Source: EurekAlert! - Biology - October 17, 2017 Category: Biology Source Type: news

NSF Announces Major Changes to Grant Solicitation Process
The National Science Foundation (NSF) will no longer require pre-proposals for certain biology research programs. Instead, the Directorate for Biological Sciences is implementing a no deadline, full-proposal review process for four of its five divisions. The new process starts in January 2018, but does not include the Division of Emerging Frontiers, which runs the MacroSystems Biology and Early NEON Science program and the Origin of Life program. All other biology research programs will be impacted. Consequently, the Division of Environmental Biology and the Division of Integrative Organismal Systems will discontinue thei...
Source: Public Policy Reports - October 16, 2017 Category: Biology Authors: AIBS Source Type: news

Untangling vitamin D activation pathways in inflammation and bone health
(American Society for Biochemistry and Molecular Biology) Researchers have identified a region of the genome that regulates vitamin D activation in the kidneys, opening the door for more sophisticated treatments of diseases, including bone and immune disorders, involving vitamin D. The results of this research will be published in the Oct. 20 issue of the Journal of Biological Chemistry. (Source: EurekAlert! - Medicine and Health)
Source: EurekAlert! - Medicine and Health - October 16, 2017 Category: International Medicine & Public Health Source Type: news

New protein study broadens knowledge of molecular basis for disease
(University of Notre Dame) Scientists at the University of Notre Dame are one step closer to unraveling the mystery of how intrinsically disordered proteins work, according to new research published in Science. (Source: EurekAlert! - Biology)
Source: EurekAlert! - Biology - October 12, 2017 Category: Biology Source Type: news

Mechanism for precise targeting of the immune response uncovered
(Goethe University Frankfurt) The immune system checks the health of cells of the body by examining a kind of molecular passport. Sometimes cells present the wrong passport, which can lead to autoimmune diseases, chronic inflammations or cancer. Scientists of the Goethe University Frankfurt explain the process how this happens in the new issue of the journal Science. (Source: EurekAlert! - Biology)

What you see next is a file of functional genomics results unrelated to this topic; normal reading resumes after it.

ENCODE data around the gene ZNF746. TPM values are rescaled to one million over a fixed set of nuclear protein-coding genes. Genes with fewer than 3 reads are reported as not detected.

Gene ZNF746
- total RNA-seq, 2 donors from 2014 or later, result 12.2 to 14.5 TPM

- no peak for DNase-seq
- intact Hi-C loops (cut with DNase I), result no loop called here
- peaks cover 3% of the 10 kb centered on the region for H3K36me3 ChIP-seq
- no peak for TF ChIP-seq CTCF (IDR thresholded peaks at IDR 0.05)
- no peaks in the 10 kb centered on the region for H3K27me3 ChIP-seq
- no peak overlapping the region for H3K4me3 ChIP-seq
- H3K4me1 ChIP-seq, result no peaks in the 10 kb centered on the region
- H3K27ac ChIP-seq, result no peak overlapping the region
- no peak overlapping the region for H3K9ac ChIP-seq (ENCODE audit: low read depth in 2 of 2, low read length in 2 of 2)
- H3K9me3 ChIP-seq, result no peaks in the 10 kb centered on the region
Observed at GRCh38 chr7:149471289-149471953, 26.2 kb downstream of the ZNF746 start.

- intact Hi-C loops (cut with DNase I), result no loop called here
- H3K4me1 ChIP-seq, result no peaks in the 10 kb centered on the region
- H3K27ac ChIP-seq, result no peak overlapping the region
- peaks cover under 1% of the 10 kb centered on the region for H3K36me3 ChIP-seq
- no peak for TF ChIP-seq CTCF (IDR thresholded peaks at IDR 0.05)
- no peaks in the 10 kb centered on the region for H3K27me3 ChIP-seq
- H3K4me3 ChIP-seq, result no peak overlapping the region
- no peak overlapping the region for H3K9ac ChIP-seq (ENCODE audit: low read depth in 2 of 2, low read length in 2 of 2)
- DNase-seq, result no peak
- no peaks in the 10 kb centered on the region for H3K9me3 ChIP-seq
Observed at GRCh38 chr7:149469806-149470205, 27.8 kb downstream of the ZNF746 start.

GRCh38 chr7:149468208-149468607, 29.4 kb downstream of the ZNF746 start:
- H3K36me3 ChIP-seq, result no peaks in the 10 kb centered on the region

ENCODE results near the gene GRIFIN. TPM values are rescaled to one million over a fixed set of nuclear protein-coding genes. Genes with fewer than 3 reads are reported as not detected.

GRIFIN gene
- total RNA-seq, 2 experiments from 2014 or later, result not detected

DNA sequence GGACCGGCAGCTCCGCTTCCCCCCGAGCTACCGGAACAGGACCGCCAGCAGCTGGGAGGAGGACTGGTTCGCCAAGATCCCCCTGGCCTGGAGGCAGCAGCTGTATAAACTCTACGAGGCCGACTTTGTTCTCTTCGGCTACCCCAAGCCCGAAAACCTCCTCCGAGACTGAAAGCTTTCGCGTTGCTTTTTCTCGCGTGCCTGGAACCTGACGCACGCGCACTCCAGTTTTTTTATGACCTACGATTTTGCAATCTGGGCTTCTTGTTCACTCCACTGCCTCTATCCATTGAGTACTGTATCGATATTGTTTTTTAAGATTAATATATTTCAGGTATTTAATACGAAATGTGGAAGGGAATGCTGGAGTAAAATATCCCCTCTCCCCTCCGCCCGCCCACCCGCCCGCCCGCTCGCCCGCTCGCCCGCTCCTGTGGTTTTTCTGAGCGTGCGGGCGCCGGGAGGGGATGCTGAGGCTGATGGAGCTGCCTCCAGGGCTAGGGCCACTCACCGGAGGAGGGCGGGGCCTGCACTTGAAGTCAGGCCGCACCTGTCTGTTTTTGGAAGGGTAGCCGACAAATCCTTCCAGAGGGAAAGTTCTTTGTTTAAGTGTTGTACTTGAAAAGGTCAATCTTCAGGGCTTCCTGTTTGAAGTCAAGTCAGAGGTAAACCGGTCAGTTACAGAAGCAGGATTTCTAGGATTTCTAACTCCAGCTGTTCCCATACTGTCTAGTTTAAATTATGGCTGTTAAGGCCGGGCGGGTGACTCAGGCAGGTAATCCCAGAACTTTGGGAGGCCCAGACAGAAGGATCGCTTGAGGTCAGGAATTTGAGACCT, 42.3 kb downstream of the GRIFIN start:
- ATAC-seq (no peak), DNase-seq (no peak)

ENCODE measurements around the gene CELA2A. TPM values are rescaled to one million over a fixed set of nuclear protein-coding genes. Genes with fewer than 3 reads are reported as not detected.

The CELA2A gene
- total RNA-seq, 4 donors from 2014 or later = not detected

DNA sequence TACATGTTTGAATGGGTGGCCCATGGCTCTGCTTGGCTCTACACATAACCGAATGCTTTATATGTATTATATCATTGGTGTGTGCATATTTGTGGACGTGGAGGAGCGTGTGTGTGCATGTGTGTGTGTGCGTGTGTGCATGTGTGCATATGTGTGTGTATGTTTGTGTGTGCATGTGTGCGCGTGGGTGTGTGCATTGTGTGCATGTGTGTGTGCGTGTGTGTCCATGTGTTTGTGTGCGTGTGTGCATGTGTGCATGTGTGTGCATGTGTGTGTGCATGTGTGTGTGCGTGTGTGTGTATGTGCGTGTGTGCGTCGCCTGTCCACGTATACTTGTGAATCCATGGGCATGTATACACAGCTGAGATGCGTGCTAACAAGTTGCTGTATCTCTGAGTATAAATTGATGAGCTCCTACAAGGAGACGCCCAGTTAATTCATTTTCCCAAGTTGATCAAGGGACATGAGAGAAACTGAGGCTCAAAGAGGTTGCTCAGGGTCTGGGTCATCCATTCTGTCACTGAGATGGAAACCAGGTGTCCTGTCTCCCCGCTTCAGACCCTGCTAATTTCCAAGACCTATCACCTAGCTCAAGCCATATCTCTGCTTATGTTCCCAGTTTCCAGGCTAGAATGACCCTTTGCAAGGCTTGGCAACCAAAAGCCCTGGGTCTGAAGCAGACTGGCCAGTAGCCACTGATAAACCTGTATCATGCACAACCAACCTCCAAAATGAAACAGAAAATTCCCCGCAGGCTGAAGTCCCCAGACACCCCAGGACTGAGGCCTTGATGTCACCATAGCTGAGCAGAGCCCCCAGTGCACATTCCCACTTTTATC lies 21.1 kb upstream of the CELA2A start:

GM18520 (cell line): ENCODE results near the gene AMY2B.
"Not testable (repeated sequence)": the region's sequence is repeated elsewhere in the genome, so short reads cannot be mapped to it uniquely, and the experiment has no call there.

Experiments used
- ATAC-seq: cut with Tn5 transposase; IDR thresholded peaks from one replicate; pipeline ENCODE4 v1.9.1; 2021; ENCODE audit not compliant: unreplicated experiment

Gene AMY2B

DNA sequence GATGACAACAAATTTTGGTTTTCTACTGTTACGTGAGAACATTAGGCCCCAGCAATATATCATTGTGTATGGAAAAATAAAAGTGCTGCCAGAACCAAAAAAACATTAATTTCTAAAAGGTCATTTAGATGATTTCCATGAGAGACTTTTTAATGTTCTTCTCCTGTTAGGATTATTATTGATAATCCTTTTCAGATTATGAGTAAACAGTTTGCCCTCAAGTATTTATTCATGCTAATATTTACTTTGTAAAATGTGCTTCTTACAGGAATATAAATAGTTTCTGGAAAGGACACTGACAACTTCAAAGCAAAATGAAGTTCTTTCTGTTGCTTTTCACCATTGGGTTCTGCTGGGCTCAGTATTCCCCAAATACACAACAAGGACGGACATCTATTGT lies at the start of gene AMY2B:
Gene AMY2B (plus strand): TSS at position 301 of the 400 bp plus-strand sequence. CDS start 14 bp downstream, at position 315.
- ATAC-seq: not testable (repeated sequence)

Source: EurekAlert! - Biology - October 12, 2017 Category: Biology Source Type: news

UCLA study shows cell diversity of a key brain region
Courtesy of Weizhe HongWeizhe HongUCLA researchers have shown for the first time a comprehensive picture of cell diversity in the amygdala, a vital brain region involved in the regulation of emotions and social behavior, as well as in autism spectrum disorders, depression and other mental disorders. As part of the study, the team also reported on a new method for systematically linking the distinct types of brain cells to specific behavioral functions.“The level of diversity of cells within the brain has not been well understood,” said study senior author Weizhe Hong, assistant professor of biological chemistry...
Source: UCLA Newsroom: Health Sciences - October 11, 2017 Category: Universities & Medical Training Source Type: news

Danforth Center receives $3.4 million to improve maize architecture
(Donald Danforth Plant Science Center) The collaborative project brings together expertise in molecular genetics, developmental genomics and statistics to meet the food and fuel demands of a growing population. (Source: EurekAlert! - Biology)
Source: EurekAlert! - Biology - October 11, 2017 Category: Biology Source Type: news

Scientists find evidence our best friends, dogs, similarly adapted to malaria in Africa
(Molecular Biology and Evolution (Oxford University Press)) Once domesticated, dogs spread across the globe wherever humans migrated and settled. 'Recently, we have shown the first evidence that dogs can undergo similar adaptations as humans, using the same genes to live in the high altitudes of Tibet,' said Dr. Ya-ping Zhang. Now, the Chinese research team led by Dr. Zhang has successfully identified genes selected in African dogs and functionally verified the action of one of these as the first evidence of dog adaptation to malaria.   (Source: EurekAlert! - Infectious and Emerging Diseases)